Less than a week after workers vented an unspecified amount of natural gas as part of an emergency shutdown, energy giant Enbridge asked federal regulators for the green light to start up a Weymouth compressor station in two weeks.
The company filed a request Wednesday to place the station on the banks of the Fore River, between densely packed neighborhoods in Quincy Point and North Weymouth, in service by Oct. 1, asking for a decision by Sept. 24 so its customers have a chance to prepare for gas supplies.
"In order to meet the needs of our project customers ahead of the upcoming winter heating season, we are requesting approval to place the Weymouth Compressor Station in service by October 1, 2020," Enbridge spokesman Max Bergeron wrote in a Thursday morning email. "The Weymouth Compressor Station will enable three local gas utilities in Maine and one in Canada to benefit from additional access to natural gas, helping homes and businesses switch from higher-emitting fuels to cleaner-burning natural gas."
The station is currently in the testing process after a lengthy permitting fight. On Friday, a gasket failure prompted crews to trigger an emergency shutdown and release at least 10,000 cubic feet of natural gas.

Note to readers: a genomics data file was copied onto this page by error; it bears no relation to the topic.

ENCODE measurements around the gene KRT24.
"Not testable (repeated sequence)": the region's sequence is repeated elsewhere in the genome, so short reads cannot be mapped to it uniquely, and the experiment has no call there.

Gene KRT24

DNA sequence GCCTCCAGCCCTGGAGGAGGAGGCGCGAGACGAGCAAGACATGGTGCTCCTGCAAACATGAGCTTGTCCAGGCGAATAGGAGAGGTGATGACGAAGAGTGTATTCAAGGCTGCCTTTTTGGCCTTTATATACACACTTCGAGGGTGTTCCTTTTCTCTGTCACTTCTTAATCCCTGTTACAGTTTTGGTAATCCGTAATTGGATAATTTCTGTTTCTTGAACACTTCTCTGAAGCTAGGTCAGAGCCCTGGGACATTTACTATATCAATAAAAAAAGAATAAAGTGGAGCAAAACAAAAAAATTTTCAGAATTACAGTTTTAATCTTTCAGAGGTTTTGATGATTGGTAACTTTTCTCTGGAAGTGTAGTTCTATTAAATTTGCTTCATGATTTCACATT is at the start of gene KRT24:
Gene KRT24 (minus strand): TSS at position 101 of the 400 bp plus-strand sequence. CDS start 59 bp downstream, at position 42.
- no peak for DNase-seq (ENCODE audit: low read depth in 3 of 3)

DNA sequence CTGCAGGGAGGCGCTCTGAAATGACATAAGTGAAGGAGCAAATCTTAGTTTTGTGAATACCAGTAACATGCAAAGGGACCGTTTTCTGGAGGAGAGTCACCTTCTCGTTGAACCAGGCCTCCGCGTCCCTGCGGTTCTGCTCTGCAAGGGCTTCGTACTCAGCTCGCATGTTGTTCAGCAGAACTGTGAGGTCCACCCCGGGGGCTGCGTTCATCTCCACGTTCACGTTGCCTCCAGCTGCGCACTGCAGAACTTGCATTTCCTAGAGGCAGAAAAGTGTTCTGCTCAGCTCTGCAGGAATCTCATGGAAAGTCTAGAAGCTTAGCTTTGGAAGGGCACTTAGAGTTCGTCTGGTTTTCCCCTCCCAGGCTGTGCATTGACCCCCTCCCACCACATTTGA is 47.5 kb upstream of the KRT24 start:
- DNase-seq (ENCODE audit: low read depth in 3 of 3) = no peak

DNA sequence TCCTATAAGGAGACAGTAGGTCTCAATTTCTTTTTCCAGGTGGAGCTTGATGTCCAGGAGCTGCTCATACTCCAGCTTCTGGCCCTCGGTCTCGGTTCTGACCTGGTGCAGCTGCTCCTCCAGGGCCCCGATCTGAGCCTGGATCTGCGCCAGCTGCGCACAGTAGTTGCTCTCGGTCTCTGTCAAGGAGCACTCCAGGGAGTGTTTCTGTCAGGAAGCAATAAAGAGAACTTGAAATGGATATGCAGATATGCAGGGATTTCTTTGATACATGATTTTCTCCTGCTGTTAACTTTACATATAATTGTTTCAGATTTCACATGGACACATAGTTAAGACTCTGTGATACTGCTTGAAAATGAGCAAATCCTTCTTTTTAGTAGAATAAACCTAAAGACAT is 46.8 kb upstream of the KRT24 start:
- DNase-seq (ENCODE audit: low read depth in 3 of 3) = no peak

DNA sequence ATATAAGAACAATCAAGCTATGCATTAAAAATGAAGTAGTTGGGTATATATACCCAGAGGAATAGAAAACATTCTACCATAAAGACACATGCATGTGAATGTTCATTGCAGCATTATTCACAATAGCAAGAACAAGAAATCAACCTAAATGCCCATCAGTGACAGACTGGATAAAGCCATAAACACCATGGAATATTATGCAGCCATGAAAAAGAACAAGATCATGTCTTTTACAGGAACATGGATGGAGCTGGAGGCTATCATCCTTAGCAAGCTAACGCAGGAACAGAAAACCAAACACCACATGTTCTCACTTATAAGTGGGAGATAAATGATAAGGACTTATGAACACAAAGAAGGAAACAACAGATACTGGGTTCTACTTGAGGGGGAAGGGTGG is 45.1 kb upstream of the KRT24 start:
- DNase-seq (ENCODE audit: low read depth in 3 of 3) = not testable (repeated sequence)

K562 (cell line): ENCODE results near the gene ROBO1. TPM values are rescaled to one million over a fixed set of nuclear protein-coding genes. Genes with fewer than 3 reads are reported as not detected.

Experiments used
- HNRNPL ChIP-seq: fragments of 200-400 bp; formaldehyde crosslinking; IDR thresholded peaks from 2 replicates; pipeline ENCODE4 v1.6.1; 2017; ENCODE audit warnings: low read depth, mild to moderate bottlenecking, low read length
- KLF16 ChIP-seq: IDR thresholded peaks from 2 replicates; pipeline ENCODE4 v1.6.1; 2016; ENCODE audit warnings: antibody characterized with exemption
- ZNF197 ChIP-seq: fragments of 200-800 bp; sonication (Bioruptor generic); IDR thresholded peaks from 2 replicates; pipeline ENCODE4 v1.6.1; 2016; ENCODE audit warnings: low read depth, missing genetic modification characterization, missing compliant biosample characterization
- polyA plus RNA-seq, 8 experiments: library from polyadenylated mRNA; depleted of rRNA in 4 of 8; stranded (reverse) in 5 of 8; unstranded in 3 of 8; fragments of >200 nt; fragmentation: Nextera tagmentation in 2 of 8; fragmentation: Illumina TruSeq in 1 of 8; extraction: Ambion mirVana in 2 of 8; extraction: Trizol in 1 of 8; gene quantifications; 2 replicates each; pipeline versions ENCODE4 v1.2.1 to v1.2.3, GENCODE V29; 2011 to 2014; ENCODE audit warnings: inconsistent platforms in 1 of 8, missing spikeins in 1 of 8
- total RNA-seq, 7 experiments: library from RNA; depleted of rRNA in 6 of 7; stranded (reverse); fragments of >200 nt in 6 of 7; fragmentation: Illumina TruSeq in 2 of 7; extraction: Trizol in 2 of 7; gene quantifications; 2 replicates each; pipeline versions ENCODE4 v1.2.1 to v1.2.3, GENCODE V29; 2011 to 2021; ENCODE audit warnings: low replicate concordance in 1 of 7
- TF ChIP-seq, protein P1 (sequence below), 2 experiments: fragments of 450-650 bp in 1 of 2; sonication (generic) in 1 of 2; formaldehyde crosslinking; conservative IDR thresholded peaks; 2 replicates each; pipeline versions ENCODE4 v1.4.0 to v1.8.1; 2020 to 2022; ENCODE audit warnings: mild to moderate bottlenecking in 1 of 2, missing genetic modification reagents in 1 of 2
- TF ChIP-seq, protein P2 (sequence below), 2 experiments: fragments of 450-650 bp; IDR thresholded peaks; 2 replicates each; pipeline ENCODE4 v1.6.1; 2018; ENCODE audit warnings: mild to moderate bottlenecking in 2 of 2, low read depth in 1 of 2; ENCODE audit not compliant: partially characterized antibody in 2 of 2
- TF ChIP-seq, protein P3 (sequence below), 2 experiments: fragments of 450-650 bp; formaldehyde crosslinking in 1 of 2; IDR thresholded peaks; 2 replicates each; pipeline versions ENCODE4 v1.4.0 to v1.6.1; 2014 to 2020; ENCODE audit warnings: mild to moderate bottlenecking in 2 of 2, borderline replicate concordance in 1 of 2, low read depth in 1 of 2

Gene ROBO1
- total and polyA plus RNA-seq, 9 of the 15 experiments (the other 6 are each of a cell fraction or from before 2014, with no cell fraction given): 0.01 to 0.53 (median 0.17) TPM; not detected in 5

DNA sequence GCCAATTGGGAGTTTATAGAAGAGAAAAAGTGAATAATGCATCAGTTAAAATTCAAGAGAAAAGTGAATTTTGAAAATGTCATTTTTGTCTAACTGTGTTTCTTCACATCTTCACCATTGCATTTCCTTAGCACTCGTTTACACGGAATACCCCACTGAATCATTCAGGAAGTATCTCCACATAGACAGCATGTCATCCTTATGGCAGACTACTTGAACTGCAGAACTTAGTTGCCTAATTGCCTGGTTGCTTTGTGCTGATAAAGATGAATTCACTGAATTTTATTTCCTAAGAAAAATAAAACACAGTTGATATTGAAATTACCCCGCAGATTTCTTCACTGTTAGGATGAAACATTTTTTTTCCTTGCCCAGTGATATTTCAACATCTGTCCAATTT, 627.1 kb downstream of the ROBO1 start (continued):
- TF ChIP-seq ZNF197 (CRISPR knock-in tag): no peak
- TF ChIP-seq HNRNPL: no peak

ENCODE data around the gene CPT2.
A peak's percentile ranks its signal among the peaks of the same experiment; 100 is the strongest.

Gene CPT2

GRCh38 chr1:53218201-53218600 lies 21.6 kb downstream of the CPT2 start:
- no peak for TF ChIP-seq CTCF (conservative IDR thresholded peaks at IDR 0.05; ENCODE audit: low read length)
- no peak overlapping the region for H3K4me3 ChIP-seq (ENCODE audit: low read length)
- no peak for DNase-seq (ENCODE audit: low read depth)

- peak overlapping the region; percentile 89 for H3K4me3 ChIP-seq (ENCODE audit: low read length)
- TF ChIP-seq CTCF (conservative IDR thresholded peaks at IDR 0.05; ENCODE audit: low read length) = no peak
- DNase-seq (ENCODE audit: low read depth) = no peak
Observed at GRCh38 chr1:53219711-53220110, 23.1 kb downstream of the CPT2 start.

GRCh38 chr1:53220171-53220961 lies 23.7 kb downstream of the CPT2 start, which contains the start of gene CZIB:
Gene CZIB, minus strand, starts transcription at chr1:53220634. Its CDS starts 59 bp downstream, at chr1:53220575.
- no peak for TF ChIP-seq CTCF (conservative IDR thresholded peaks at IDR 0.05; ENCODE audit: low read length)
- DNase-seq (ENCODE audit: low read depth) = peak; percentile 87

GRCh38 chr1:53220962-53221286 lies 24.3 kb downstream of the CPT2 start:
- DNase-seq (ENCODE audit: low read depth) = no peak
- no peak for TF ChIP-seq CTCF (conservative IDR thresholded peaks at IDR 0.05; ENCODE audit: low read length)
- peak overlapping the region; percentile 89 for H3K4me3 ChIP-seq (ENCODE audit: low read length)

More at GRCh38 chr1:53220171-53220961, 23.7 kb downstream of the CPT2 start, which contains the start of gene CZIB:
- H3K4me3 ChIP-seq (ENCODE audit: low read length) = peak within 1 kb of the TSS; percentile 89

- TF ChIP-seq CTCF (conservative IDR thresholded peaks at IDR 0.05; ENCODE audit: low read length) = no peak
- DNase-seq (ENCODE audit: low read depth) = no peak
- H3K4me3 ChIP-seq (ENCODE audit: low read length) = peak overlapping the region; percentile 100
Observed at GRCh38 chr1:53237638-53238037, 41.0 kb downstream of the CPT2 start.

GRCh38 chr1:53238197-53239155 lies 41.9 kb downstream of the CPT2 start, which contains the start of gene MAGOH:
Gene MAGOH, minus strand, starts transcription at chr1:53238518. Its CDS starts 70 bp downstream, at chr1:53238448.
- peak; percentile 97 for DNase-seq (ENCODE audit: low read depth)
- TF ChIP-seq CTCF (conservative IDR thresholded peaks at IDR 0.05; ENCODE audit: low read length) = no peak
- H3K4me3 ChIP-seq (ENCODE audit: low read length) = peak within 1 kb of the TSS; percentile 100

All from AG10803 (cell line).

Following the incident, Congressman Stephen Lynch urged the U.S. Department of Transportation to shut down the project immediately for additional oversight before work proceeds, warning that it poses "an immediate public safety threat to the residents of Weymouth and its surrounding communities."
Massachusetts Energy and Environmental Affairs Secretary Kathleen Theoharides said Enbridge followed the proper safety and notification protocols after the gasket failure, and rather than shutting down Enbridge is angling to ramp up operations.
Enbridge is seeking the Weymouth station as part of its Atlantic Bridge pipeline infrastructure. Compressors are placed at points along pipelines to ensure that natural gas flows at sufficient speeds and pressure to reach faraway destinations.